Wednesday, September 8, 2010

Bullying: It's not just someone else's problem by Guest Blogger James Langan


Bullying is not just someone else’s problem; it affects all of us. Every child has a right to an education, and bullying denies that right. A child constantly subjected to fear, threats, humiliation, and physical abuse is in no condition to learn. The school thus becomes, in the bullied child’s mind, a prison; and the child’s psychological state is reduced to that of a terrorized captive – whose main goal is not learning, but rather escaping from the incessant torture committed at the bus stop, in the playground, on the Internet, in the cafeteria, and even in the classroom. Emotional and physical survival become the only priorities, and all else gets cast to the wayside. In extreme cases, suicide becomes a distinct possibility. Of course, the bullied child understands none of this – anxiety not being particularly conducive to reflection.

The experience of being
bullied is both immediate and concrete. In any case, prolonged exposure to bullying can cause life-long scars and the permanent destruction of the child’s true potential. An uneducated child will eventually become a burden to us all, in one way or another.

But bullying also spawns
other victims: Unrepentant bullies who are not put in check before it’s too late become deprived of the possibility of understanding, appreciating, and respecting the rights and the dignity of others. This puts them on a collision course with a lifetime of pain and suffering when inevitably thrust into the world of adult relationships – be they within the context of a marriage, the law, a job, or common social situations. In addition, the bully’s moral development will be delayed if nothing is done since bullying others is clearly a symptom of the inability to distinguish between right and wrong and that it is simply wrong to harm others. Bullies must be made to understand that by humiliating others they actually are demeaning themselves much more so than they could ever imagine. Each and every child has the right to strive for his or her maximum level of development in all domains; and we, as adults, are responsible to make sure that that happens. That is the main point of all that we do.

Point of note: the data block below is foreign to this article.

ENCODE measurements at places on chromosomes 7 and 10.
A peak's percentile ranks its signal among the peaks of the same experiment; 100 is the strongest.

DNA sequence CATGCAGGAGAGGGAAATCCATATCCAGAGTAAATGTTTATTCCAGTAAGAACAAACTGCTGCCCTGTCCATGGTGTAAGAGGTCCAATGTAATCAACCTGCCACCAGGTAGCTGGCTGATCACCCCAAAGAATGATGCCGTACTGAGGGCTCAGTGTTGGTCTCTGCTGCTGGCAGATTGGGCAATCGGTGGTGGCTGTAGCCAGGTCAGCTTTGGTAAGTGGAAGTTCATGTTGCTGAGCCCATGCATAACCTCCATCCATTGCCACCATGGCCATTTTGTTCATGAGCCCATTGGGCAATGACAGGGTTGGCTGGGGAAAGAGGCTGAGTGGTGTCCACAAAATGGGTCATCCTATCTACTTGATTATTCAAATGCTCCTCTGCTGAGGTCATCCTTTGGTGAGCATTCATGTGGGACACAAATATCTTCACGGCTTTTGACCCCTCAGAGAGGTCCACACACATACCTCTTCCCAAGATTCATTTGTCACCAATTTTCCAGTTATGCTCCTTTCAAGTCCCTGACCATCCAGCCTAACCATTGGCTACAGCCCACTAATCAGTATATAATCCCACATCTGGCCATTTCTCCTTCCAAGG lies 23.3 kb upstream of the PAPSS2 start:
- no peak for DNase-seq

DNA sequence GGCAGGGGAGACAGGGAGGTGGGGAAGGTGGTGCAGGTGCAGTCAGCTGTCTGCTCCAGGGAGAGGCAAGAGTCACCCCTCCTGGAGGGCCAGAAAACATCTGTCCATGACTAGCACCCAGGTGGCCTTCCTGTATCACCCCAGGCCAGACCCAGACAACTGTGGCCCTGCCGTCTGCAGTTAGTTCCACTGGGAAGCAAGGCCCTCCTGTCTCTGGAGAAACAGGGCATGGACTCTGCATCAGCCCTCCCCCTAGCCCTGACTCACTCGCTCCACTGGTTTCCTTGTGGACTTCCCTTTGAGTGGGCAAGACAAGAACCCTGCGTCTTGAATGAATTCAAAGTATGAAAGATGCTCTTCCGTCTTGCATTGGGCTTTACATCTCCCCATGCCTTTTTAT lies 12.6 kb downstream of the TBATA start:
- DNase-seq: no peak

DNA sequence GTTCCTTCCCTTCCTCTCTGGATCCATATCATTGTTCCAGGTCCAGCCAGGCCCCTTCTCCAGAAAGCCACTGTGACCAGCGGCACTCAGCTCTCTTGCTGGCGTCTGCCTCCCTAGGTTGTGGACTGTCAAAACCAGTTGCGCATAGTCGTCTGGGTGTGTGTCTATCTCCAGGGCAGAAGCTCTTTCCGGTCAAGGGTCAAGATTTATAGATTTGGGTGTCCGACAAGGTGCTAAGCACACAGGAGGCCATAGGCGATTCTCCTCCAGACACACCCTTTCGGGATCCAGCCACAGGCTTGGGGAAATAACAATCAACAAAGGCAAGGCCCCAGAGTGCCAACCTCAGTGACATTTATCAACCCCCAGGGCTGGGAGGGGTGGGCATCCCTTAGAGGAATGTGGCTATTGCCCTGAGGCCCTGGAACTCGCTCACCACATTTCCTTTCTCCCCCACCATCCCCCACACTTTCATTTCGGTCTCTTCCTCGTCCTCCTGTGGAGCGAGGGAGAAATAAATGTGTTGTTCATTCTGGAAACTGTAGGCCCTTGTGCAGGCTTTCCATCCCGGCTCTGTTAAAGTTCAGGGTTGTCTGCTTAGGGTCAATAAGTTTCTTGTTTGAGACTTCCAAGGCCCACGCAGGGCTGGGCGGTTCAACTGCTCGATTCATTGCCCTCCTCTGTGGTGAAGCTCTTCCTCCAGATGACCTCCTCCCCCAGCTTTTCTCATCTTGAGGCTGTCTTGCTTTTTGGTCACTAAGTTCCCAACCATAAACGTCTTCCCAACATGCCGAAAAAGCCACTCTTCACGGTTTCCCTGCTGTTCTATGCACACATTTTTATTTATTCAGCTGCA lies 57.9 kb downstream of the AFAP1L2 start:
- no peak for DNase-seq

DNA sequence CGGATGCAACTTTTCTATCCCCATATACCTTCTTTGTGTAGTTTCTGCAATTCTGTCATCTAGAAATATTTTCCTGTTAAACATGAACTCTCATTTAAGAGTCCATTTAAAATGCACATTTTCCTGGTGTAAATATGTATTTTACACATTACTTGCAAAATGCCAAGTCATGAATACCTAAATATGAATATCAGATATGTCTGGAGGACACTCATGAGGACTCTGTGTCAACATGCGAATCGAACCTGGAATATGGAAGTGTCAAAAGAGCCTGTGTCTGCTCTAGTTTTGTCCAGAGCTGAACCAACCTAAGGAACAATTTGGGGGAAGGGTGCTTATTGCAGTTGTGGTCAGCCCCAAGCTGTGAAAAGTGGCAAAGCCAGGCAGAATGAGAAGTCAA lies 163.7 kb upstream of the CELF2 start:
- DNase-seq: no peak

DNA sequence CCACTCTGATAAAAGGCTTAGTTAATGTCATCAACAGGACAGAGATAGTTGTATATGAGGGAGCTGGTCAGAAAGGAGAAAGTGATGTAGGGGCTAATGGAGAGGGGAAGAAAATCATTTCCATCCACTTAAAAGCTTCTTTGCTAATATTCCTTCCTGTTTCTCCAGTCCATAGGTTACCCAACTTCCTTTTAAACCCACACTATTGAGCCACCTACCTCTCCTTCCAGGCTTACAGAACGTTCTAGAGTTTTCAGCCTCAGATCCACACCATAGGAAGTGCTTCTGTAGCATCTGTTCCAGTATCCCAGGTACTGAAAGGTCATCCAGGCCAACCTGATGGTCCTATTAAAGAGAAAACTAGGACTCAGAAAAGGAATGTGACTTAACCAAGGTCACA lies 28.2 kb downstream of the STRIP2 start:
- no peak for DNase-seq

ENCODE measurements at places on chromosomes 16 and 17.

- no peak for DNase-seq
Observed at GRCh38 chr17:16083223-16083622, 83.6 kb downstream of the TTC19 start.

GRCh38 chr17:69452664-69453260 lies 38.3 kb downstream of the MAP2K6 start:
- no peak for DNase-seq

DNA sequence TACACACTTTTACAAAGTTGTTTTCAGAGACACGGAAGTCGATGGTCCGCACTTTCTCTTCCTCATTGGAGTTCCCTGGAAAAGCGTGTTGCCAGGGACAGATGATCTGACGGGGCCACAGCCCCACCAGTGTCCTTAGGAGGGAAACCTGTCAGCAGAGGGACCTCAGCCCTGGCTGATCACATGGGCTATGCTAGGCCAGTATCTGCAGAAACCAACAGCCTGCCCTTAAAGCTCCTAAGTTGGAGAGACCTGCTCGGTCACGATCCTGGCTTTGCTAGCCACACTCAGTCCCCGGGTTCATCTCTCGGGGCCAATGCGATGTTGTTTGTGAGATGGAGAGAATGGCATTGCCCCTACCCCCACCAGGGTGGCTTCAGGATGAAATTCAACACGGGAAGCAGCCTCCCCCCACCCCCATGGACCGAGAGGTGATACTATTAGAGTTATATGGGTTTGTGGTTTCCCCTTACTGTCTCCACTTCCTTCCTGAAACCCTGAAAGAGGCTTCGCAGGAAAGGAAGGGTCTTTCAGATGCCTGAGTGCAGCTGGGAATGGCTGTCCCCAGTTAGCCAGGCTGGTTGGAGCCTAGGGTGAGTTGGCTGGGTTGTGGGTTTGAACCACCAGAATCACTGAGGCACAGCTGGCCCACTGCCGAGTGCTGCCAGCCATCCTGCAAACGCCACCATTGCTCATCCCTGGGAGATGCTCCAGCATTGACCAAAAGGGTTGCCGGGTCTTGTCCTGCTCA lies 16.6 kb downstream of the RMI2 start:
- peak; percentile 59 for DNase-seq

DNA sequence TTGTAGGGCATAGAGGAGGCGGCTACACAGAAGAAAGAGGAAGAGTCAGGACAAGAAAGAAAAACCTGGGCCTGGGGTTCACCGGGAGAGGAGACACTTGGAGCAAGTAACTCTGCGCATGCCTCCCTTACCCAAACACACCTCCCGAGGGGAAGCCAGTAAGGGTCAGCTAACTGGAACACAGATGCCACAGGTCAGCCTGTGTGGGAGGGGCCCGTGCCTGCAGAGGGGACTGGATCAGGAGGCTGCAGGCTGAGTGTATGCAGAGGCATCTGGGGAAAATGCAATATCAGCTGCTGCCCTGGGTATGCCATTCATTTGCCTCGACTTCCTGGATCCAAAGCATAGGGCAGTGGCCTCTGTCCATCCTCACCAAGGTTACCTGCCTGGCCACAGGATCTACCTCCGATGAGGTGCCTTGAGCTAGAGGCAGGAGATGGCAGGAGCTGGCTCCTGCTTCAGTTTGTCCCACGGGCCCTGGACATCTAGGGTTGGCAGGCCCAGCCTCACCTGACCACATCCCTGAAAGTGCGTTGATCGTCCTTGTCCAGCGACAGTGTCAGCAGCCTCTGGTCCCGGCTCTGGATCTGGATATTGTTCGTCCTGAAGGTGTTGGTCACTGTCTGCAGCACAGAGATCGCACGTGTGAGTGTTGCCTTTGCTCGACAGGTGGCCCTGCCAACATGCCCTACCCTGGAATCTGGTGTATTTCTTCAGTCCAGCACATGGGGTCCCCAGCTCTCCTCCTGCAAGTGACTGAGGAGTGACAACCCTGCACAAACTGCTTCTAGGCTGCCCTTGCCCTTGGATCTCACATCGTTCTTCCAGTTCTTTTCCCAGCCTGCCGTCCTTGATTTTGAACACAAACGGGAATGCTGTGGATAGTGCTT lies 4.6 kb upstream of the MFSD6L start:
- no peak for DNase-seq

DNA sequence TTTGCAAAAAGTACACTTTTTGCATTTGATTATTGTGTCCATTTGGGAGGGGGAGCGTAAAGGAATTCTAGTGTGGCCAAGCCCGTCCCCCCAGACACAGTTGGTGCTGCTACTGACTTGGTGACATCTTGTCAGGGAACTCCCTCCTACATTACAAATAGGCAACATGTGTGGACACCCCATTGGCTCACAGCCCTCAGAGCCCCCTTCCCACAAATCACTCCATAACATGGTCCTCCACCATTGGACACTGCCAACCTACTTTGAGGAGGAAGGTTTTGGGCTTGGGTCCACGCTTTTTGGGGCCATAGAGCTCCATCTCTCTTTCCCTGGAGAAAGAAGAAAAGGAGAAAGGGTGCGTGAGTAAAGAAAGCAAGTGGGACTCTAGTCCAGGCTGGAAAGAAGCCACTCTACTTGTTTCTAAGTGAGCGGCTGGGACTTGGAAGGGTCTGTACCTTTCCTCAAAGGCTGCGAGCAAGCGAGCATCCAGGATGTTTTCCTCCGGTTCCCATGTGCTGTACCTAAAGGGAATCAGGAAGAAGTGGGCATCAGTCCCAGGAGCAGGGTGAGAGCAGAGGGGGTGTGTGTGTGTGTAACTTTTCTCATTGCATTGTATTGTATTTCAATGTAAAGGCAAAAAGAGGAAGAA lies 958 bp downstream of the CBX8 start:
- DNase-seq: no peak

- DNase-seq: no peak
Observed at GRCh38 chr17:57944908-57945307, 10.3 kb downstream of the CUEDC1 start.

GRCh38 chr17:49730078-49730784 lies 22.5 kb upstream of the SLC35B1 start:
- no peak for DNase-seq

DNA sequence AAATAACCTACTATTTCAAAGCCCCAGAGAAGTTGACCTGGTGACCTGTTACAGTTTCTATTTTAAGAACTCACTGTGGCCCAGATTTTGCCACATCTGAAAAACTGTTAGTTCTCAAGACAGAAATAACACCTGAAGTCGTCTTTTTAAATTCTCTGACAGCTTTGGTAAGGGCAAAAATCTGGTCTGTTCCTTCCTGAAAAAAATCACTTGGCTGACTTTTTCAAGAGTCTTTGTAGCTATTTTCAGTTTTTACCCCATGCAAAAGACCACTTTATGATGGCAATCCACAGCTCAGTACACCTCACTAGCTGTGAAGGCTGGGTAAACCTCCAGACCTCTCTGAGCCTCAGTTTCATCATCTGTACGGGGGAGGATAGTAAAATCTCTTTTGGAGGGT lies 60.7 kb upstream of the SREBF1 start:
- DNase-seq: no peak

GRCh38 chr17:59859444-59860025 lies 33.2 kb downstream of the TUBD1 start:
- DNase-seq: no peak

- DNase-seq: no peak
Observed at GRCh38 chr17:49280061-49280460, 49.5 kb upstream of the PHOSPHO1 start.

Finger-pointing will not solve the problem: Parents blame the schools,
and schools blame the parents, and the suffering continues unabated. Only when both sides mutually agree to a cease-fire and begin to work together in good faith will the end of bullying be in sight. Politicians pontificate, and lawmakers legislate, and all manner of measures are proposed to leave the impression that the situation is under control and that the guilty will be punished. It is indeed a lovely show that accomplishes nothing. So something else is needed: An ounce of prevention being worth a pound of cure, respecting the dignity of others needs to be part of the curriculum in the education of every child at the earliest– in the home and at school. This will take some effort, but is far preferable to condemning bullies and the bullied alike to a lifetime of pain and lost opportunities, never knowing what could have been.

None of us want our children to be bullied or to be bullies; instead, we want our children to be
kind, compassionate human beings with the education and moral development needed to build a better tomorrow. So talk to your children, their teachers, the school administrators, and even to other parents. This is not about “Us versus Them.” But rather, about working together as members of a community with the common goal of putting an end to the destruction of our children’s lives. And to ensure that they prosper and receive every chance to fulfill their true human potential, as is their right.


James Langan is an Information Technology Administrator at Girl Scouts of Nassau County. In addition, he also works with his Girl Scout colleagues to support language translation.

James has followed the Council’s work on Critical Issues and is passionate about spreading awareness on the various issues facing children today. We look forward to hearing from him on other topics again soon.

3 comments:

  1. Well said James. And so true.
    Tom

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  2. Excellent post James. Thank you!
    Sherry

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  3. Thank you to Girl Scouts for addressing this ever growing issue. I'd like to add two very important issues:

    First: Zero tolerance is the only acceptable answer with bullies. Too many parents and teachers wrongly assume that 'boys will be boys', 'they'll grow out of it soon', or other reasons to not deal with the behavior. Parents of children who are bullied need to speak up and speak up loudly until their child is safe.

    We also need to teach our children that watching, egging the bully on, and not telling what happened are harmful as well. Bullies draw power from an audience and rely on the hesitance of students to 'tattle'.

    We as parents need to understand that bullying now is not the same as bullying when we were in school. The intimidation and emotional cruelty some students endure in this day and age not only causes fear, anxiousness, and declining grades in school, but have effects that last well into adulthood.

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